coach Jerry York was lobbying for Beanpot tournament director
Steve Nazro to hang something with a little more of a hockey
“You’re one of the few in the
room who would recognize that,” Nazro quipped.
Earlier, Northeastern junior forward Dennis
McCauley of Billerica, Mass., which is 40 minutes north
of Boston, said he reserved 45 Beanpot tickets for friends
“It’s Boston,” McCauley
said. “It means everything. I’ve been watching
it my whole life. It’s been a dream of mine ever since
I was younger and could skate, I wanted to play in it.”
When Northeastern coach Greg Cronin was informed
of McCauley’s generosity, Cronin laughed, “Forty-five
tickets is a lot of [expletive] people to take care of for
Cronin also believes his Huskies could be
the crowd favorite in this year’s tournament. Northeastern
hasn’t won the Beanpot since 1988, the longest current
drought in the field. Even Harvard has won a pair of ’Pots
“I don’t want to go out on a limb
here, but I think a lot of people are rooting for Northeastern
because it’s like the hapless Red Sox,” Cronin
said. “For years, they can’t get that Beanpot,
and the Red Sox couldn’t win the World Series. Some
people would like to see them win it. Some of it is sympathetic.
Some of it is the passion of Northeastern alumni.”
And, go figure. Boston University, which has
won 28 of the 55 Beanpots, enters this year’s tourney
with the worst overall record among the four teams (7-13-4).
BU co-captain Pete MacArthur is looking at this as an opportunity
to turn this operation around, especially with a first-round
date against Boston College.
“It’s going to be fun,”
said MacArthur, who has won the Beanpot three times. “I’m
glad we get to play BC in my last Beanpot. We played them
every year I’ve been here in the Beanpot so far, so
I wouldn’t want it any other way.”
Great Weekend Getaway
at Boston College (Fri.)
Providence is 4-2-0 in league play in January and
has vaulted itself into third place in Hockey East.
The Friars are four points behind second-place Boston
College and have two games in hand. If they catch
the Eagles looking ahead to Beanpot Monday, the Friars
will find themselves in a nice position for the regular
season stretch run.
While You’re There: Head down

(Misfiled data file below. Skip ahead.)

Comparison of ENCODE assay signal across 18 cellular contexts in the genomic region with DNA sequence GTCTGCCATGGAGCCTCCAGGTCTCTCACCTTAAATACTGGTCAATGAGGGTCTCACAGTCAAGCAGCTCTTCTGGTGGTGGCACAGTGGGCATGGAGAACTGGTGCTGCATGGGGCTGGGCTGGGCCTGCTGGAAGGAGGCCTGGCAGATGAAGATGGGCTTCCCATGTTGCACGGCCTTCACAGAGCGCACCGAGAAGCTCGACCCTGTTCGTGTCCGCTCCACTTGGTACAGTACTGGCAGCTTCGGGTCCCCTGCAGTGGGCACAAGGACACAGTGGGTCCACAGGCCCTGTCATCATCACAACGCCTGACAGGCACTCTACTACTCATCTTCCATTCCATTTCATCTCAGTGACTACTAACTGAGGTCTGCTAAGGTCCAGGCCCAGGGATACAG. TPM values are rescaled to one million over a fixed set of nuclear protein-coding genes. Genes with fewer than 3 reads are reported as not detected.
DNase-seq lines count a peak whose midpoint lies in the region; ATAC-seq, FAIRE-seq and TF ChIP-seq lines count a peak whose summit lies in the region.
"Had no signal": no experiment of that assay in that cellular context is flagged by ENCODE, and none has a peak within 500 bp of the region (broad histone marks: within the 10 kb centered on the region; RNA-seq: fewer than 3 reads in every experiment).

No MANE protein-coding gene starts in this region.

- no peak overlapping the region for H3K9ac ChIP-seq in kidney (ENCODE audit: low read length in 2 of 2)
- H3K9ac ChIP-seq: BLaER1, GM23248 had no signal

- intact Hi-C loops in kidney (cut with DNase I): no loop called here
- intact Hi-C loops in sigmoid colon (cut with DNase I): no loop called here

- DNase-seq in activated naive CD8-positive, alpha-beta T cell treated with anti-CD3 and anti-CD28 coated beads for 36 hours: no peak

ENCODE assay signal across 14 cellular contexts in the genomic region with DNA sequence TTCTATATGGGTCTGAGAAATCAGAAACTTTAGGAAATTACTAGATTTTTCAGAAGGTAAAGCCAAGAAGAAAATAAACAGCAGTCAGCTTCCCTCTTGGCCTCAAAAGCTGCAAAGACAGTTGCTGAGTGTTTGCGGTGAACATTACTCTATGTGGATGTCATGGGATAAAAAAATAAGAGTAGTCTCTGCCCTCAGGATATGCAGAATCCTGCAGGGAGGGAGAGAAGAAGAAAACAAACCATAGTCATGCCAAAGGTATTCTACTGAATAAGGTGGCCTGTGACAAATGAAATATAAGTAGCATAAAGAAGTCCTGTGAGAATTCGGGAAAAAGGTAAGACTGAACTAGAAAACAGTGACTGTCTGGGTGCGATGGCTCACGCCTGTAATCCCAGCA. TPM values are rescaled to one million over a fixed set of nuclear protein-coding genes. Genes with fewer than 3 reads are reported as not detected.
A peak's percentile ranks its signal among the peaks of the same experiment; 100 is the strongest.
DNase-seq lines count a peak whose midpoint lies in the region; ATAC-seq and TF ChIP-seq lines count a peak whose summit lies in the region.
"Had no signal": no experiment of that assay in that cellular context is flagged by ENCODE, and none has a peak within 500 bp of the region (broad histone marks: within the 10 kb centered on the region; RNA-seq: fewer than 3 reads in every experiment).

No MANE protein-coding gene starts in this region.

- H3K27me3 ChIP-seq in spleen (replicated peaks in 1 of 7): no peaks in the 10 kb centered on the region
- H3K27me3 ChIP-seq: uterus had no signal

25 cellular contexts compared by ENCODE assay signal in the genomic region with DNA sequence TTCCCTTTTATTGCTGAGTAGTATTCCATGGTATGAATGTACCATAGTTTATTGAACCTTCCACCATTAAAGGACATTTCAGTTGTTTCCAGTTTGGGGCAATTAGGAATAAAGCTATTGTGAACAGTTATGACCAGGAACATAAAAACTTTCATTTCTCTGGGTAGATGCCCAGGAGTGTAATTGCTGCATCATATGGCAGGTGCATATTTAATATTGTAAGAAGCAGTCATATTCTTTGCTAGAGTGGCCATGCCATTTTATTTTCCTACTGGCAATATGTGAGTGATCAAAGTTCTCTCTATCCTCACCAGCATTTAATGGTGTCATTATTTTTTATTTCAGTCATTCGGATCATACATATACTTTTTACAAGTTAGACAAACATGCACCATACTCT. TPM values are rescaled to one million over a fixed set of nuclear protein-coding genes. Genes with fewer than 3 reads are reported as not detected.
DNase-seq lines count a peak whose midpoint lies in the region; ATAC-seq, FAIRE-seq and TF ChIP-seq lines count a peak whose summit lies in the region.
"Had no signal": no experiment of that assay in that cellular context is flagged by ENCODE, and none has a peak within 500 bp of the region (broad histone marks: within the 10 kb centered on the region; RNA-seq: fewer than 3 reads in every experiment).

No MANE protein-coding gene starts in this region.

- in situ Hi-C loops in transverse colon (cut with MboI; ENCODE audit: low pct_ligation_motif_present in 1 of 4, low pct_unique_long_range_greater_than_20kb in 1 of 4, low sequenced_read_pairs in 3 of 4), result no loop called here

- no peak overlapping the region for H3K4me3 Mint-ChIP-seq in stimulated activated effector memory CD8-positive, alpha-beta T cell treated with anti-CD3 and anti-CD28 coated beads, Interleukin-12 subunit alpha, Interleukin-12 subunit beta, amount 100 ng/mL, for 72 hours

to the corner of Newbury and Dartmouth and grab a
bite to eat at Joe’s American Bar & Grill.
minds of Boston sports fans may be elsewhere this
weekend, there’s very little turnaround time
for Monday. The Beanpot kicks off with a bang, as
Boston College and Boston University get down during
the prime-time matchup. And when is the last time
BU was a first-round underdog in this tournament?
from the “Seen and Heard” item, Tuesday’s
luncheon lacked a punch. A great time, to be sure,
but none of the coaches succeeded in grabbing the
spotlight with Jack Parker on the sidelines
FRIES AT THE BOTTOM OF THE BAG
• Boston College
has won all four of its completed season series so far:
Boston University (2-0-1), Merrimack (2-0-1), Vermont (2-0-1)
and Maine (1-0-2).
• Boston University has had a different
player score the game-winning goal in all seven of its victories
this season. It’s hard to say what’s more surprising
— that unique stat or the fact that BU only has seven
wins heading into February.
• The Terriers will try to sweep the
season series with Merrimack for the fourth straight year
when they host the Warriors Friday night.
• Maine goalie Ben Bishop passed the
2,000-save mark for his career over the weekend.
• The Black Bears allowed the Eagles
to score a power-play goal last Friday, ending Maine’s
streak of 34 consecutive penalty kills. It hadn’t
allowed a power-play goal since Nov. 25 against Vermont.
• UMass Lowell has lost two straight
for just the second time this season.
• Merrimack went unbeaten in non-conference
play (6-0-1) for the first time since joining Hockey East
in 1988. The Warriors have also won 10 games this season
for the first time since 2003-04, and they’ve scored
at least four goals in a game seven times this season after
not doing it at all last year.
• New Hampshire already has a nice home-ice
advantage at the Whittemore Center, but it’s also
got a solid away-ice advantage against BU at Agganis Arena.
The Wildcats are 4-0-2 all-time at the Terriers’ new
• UNH forward Matt Fornataro became
the 66th player in school history to notch 100 career points.
• Wildcat goalie Kevin Regan won his
59th career game over the weekend, breaking Mike Ayers’
previous program record.
• Providence has 11 wins this season
after winning just 10 games last year. The Friars’
last five victories have come over ranked opponents.
•Vermont set a new single-season school
record with seven ties, and its eight overtime contests
(1-0-7) are two shy of the program record of 10.
A variety of sources were utilized in
the compilation of this report. Jeff Howe can be reached